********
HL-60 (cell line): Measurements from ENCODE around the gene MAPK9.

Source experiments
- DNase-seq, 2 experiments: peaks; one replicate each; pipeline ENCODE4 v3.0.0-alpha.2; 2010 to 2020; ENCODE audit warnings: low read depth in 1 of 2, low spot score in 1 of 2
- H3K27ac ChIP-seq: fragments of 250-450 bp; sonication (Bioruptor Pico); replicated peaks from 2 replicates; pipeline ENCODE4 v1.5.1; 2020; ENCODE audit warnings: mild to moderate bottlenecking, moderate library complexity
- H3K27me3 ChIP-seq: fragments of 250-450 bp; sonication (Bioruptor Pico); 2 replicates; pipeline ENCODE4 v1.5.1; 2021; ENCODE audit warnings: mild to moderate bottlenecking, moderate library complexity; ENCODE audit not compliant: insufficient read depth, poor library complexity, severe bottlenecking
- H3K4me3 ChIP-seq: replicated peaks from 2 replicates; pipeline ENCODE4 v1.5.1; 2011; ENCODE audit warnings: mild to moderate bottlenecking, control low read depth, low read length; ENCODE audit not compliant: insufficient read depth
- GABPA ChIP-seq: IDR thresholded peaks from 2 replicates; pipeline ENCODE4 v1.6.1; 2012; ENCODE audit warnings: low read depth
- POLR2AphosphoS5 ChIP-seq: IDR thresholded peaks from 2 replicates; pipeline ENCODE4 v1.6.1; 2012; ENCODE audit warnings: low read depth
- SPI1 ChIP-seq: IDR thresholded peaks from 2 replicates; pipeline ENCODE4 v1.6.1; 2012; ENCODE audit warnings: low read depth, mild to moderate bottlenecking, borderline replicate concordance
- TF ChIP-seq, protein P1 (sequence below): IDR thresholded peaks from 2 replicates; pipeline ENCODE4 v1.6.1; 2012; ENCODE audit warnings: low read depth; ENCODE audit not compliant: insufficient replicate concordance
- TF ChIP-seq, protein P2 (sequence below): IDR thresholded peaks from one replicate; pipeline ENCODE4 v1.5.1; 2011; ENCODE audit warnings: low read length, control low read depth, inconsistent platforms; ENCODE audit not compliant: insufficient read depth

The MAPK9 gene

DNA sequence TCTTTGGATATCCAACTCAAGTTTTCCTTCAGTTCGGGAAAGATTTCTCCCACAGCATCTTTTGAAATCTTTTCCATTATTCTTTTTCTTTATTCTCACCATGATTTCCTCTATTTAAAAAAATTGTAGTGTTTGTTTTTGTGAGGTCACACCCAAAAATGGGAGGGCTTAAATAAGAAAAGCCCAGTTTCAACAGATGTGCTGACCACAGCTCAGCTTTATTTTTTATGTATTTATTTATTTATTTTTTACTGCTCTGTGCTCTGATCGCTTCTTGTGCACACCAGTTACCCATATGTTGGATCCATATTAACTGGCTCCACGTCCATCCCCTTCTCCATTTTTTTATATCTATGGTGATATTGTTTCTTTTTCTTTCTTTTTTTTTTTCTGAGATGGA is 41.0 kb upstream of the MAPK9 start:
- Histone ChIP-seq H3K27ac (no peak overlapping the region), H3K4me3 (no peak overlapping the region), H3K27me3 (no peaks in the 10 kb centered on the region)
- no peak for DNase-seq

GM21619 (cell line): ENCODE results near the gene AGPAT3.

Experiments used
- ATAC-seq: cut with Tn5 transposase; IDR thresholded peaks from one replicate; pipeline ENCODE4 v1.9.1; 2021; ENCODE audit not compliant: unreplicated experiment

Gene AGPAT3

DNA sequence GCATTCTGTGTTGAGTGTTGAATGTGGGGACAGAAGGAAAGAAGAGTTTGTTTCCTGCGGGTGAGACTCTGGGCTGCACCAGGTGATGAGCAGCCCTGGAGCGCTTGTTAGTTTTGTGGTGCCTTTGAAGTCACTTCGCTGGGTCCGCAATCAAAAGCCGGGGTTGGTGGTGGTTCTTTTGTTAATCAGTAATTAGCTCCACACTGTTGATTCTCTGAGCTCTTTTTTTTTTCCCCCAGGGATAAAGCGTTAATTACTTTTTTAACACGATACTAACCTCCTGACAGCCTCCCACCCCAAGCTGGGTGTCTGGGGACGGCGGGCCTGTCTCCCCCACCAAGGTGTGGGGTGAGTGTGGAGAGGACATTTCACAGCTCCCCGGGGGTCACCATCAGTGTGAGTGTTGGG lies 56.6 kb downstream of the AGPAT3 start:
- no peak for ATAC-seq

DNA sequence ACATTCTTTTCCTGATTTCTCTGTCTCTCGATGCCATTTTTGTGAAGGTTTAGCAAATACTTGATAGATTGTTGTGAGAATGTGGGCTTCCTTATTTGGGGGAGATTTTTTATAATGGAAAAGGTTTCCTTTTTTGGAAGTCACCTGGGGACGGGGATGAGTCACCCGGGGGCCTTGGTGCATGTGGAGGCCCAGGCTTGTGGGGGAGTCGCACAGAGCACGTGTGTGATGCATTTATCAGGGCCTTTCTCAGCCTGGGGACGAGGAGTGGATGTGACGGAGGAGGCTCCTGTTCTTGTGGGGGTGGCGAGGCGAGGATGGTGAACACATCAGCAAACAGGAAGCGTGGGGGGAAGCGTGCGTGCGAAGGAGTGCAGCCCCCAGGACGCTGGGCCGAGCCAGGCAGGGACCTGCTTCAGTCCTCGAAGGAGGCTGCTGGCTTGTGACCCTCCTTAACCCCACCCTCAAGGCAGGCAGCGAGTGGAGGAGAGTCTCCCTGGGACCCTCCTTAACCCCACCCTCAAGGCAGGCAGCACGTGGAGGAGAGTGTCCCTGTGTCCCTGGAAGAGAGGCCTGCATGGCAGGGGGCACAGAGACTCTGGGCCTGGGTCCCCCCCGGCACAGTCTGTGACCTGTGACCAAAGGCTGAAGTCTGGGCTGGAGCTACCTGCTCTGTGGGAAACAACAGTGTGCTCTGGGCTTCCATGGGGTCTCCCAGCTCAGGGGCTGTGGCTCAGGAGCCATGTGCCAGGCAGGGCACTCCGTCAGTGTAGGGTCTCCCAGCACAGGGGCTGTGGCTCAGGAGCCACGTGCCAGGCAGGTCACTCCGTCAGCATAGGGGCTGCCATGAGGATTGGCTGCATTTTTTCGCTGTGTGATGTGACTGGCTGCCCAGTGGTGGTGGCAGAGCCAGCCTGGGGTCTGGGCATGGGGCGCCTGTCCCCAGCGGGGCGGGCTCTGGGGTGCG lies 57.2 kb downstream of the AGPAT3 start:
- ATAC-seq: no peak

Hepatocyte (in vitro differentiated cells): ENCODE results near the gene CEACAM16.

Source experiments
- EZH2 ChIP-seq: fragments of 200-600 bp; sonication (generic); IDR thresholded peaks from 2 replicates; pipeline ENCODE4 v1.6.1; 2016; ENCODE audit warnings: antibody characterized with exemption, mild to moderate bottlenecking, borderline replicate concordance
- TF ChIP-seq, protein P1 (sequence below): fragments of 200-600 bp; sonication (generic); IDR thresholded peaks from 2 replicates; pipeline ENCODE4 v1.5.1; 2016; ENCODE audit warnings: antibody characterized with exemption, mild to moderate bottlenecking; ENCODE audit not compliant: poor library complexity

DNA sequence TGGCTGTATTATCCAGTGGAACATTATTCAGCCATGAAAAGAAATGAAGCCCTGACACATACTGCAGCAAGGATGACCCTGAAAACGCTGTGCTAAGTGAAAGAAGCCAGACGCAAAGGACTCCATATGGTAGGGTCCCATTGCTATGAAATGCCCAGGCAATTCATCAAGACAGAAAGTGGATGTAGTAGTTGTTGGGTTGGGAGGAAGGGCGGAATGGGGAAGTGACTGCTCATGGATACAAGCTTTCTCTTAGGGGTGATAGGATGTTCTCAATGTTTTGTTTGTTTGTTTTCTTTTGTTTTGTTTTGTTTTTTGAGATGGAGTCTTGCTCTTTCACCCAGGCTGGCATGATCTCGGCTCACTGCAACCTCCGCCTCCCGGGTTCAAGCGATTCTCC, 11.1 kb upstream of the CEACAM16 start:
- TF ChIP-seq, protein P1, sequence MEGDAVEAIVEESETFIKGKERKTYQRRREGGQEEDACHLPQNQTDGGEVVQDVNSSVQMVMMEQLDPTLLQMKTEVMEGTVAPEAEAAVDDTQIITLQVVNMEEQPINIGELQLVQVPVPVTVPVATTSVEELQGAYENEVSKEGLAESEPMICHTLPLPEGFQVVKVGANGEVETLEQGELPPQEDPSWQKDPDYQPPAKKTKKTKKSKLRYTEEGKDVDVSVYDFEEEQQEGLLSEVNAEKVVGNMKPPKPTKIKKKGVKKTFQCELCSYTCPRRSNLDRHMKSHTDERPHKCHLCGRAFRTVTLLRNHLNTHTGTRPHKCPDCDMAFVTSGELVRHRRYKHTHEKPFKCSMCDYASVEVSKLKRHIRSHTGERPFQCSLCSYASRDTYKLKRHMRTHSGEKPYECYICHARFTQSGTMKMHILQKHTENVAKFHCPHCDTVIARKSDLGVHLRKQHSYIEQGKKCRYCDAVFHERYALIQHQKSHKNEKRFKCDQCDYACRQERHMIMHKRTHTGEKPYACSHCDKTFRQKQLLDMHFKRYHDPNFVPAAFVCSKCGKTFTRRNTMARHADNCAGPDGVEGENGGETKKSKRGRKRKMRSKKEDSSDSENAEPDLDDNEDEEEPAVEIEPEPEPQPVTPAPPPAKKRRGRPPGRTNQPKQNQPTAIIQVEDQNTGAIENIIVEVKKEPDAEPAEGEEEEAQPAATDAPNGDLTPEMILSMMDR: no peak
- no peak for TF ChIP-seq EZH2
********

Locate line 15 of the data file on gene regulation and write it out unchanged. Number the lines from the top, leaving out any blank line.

- no peak for DNase-seq